A No Homework Policy? Alfie' Kohn's idea

Discussion in 'Secondary Education' started by ayotte04, Jun 11, 2007.

  1. ayotte04

    ayotte04 Comrade

    Joined:
    Jan 8, 2007
    Messages:
    483
    Likes Received:
    0

    Jun 11, 2007

    First off, I have to say a big THANKS to everyone's support in responding on this discussion board. As a new teacher it's been quite helpful.
    I recently began reading Alfie Kohn's book about "the homework myth, and how kids get too much of it". I'm not finished but so far he's using scores of studies and statistics to prove there is almost no improvement in learning based upon assigning homework. I believe there are other books about this topic as well.
    At this point I'm not convinced of his theory. If I hadn't done my hw when I was in school i wouldn't have learned very much and wouldnt have been able to engage in conversations during class which thereby enhanced my understanding of concepts.

    I'd like to hear everyone's ideas about this theory (if you haven't read the book do a little research online to understand the gist of Kohn's claim)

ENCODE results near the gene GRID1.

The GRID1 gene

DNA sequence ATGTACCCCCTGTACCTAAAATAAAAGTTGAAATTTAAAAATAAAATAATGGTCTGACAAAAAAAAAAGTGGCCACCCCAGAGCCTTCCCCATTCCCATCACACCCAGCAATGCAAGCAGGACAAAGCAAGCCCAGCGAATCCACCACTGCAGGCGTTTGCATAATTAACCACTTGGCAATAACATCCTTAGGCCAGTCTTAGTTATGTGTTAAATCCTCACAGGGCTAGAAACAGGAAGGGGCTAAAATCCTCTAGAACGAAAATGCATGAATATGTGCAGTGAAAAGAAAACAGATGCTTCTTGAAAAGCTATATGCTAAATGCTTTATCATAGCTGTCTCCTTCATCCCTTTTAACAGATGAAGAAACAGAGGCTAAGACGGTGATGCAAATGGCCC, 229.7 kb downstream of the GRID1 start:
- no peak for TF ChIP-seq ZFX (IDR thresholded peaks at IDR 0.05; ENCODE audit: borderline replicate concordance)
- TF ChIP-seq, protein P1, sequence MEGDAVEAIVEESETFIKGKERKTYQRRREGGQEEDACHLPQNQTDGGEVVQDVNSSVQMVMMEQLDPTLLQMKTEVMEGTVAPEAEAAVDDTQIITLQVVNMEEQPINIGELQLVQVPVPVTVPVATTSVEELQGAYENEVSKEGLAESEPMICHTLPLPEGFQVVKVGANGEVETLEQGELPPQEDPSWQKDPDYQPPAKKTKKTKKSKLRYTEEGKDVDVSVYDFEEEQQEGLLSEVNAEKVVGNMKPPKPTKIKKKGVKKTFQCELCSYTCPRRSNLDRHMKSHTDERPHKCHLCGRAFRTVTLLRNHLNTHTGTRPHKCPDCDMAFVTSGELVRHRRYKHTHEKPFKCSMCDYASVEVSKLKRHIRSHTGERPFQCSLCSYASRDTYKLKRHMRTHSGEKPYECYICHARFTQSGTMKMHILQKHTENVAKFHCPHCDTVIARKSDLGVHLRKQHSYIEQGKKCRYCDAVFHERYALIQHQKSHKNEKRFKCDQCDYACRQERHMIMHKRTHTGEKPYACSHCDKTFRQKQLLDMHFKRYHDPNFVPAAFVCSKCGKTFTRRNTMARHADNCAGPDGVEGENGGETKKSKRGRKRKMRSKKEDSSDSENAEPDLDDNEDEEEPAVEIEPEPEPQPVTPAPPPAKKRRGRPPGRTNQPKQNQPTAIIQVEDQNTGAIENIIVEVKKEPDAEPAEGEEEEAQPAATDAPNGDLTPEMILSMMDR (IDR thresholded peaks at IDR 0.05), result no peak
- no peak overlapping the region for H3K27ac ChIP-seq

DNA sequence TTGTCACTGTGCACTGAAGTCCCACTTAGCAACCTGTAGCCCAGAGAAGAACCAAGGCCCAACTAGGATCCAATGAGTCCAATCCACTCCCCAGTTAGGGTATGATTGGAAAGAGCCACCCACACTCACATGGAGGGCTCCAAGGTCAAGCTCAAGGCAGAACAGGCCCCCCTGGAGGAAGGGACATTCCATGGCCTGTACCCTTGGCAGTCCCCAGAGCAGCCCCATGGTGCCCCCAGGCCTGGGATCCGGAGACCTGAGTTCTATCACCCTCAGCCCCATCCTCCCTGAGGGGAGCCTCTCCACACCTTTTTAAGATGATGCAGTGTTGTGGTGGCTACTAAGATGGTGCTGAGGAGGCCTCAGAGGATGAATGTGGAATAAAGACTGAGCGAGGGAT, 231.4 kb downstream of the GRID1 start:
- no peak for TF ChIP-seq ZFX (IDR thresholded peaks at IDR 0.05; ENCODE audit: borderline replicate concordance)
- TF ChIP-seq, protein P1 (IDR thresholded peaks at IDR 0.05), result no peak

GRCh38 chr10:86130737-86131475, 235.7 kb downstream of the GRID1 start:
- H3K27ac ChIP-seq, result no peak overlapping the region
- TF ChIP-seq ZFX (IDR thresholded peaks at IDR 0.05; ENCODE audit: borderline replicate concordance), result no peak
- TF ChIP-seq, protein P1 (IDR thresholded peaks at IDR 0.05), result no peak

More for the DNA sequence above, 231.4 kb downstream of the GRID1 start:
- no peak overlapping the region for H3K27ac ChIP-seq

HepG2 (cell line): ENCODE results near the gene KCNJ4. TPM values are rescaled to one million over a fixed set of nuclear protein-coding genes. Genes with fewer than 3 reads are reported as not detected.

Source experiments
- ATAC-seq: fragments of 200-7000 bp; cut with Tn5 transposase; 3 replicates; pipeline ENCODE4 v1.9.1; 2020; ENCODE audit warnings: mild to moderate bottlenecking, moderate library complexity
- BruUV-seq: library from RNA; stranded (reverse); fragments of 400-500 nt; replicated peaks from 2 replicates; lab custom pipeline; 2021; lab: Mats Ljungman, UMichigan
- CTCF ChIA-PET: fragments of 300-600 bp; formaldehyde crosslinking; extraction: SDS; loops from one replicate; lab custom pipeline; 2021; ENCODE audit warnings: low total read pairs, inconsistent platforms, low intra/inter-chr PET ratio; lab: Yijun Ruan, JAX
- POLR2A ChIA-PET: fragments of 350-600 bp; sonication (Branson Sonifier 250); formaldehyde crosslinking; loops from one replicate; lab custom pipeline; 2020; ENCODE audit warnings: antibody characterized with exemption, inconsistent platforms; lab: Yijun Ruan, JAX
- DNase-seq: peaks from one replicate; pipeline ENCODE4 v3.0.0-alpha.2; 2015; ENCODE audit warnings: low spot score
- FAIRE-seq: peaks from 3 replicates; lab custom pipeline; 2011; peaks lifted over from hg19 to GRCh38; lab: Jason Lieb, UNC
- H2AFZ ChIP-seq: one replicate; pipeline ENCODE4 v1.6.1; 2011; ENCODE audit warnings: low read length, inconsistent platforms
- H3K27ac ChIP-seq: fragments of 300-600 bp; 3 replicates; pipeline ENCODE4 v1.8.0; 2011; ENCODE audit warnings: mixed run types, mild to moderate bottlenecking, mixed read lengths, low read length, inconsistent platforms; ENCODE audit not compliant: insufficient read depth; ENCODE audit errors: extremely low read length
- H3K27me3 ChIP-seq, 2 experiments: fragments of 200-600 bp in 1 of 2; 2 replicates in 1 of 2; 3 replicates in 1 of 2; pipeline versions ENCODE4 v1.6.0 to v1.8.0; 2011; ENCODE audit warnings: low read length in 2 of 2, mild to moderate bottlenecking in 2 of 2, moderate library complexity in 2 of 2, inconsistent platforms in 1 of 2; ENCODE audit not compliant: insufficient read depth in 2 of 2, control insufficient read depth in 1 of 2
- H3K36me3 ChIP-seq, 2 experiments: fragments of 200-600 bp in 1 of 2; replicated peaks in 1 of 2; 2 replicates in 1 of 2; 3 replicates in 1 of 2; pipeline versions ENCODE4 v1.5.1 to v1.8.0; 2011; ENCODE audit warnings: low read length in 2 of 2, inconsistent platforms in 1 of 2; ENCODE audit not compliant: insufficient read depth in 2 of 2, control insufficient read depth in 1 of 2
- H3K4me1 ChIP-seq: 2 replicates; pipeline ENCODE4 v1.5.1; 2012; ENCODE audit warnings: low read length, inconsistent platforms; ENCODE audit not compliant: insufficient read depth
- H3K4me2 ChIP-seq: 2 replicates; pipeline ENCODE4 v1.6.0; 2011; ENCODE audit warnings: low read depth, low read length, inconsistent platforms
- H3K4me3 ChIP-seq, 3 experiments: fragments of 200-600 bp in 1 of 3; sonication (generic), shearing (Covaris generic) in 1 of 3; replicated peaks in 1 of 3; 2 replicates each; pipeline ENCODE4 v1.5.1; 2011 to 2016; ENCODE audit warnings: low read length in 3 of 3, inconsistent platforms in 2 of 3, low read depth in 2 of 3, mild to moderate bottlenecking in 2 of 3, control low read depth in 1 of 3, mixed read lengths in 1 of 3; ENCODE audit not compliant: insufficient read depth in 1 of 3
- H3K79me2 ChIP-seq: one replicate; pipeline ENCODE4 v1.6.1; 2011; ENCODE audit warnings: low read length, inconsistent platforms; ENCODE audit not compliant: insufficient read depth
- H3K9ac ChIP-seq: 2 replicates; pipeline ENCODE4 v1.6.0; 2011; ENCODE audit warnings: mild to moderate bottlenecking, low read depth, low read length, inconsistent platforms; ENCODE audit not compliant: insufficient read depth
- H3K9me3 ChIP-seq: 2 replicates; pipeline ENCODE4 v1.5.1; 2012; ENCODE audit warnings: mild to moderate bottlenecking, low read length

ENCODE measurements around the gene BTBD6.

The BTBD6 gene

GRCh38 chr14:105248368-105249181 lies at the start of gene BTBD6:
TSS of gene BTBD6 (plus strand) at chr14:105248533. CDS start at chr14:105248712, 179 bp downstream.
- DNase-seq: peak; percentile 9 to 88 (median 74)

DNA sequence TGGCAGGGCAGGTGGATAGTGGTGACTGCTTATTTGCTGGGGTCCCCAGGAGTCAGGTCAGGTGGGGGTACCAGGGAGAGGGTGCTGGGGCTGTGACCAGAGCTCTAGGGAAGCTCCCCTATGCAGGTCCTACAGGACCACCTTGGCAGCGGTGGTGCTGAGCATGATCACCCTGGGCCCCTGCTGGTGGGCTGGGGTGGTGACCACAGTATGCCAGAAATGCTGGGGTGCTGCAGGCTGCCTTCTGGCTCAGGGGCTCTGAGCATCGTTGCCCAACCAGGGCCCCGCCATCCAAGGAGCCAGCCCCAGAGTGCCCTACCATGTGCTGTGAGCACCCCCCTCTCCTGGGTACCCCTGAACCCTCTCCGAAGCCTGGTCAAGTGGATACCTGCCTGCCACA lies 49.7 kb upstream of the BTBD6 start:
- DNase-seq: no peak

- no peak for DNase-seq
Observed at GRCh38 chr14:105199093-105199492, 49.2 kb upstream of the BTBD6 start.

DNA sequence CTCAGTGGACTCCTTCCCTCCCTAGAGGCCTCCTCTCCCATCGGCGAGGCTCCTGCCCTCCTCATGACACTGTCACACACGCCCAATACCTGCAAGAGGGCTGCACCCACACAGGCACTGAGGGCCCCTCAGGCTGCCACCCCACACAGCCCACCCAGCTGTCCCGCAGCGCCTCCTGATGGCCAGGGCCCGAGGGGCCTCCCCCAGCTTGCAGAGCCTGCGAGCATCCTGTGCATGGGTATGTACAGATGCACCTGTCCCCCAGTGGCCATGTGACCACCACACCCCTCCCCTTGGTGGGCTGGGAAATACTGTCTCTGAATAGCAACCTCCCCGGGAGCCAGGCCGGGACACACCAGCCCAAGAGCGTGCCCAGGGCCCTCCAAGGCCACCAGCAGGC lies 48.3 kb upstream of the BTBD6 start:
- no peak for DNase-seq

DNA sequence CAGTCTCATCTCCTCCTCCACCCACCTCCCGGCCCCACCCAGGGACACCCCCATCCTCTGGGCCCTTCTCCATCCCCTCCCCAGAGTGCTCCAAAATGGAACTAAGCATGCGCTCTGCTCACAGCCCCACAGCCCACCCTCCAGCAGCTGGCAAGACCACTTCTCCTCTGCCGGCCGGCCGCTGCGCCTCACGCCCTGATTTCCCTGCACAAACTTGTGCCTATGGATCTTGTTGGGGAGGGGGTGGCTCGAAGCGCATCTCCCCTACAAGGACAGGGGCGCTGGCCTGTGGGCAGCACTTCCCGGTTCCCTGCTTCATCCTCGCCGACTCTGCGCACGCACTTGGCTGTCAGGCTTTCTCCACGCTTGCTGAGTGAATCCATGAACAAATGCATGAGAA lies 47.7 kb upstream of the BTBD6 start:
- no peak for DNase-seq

2.  
  3. Caesar753

    Caesar753 Multitudinous

    Joined:
    Jun 10, 2007
    Messages:
    14,468
    Likes Received:
    2,485

    Jun 11, 2007

    I teach a foreign language. If I didn't assign vocabulary review as homework, my students would never memorize vocabulary. Without having vocabulary words memorized, we would never be able to use the target language because they'd be too busy looking everything up in the dictionary.
     
  4. ChangeAgent

    ChangeAgent Comrade

    Joined:
    Jun 1, 2007
    Messages:
    457
    Likes Received:
    0

    Jun 11, 2007

    Alfie Kohn is rather controversial. He also is opposed to extrinsic motivators and behaviorism (and his arguments appear rather convincing). I feel he is a good read (I have read his Punished by Rewards book), whether you agree with him or not. As we can see it, he makes people think.

    I have not read the book you are referring to, ayotte04, and, off the top of my head (and a quick perusal of the table of contents), he does not tackled homework in Punished by Rewards.

    Is he against all kinds of homework, or just certain approaches to it? Does he see it as "busy work" or mindless "recall?"

    Also, as with all statistics, it's all in the reading of them--and their goal when beginning research (and in measurement errors).
     
  5. ms.jansen

    ms.jansen Companion

    Joined:
    Jul 9, 2006
    Messages:
    205
    Likes Received:
    0

    Jun 11, 2007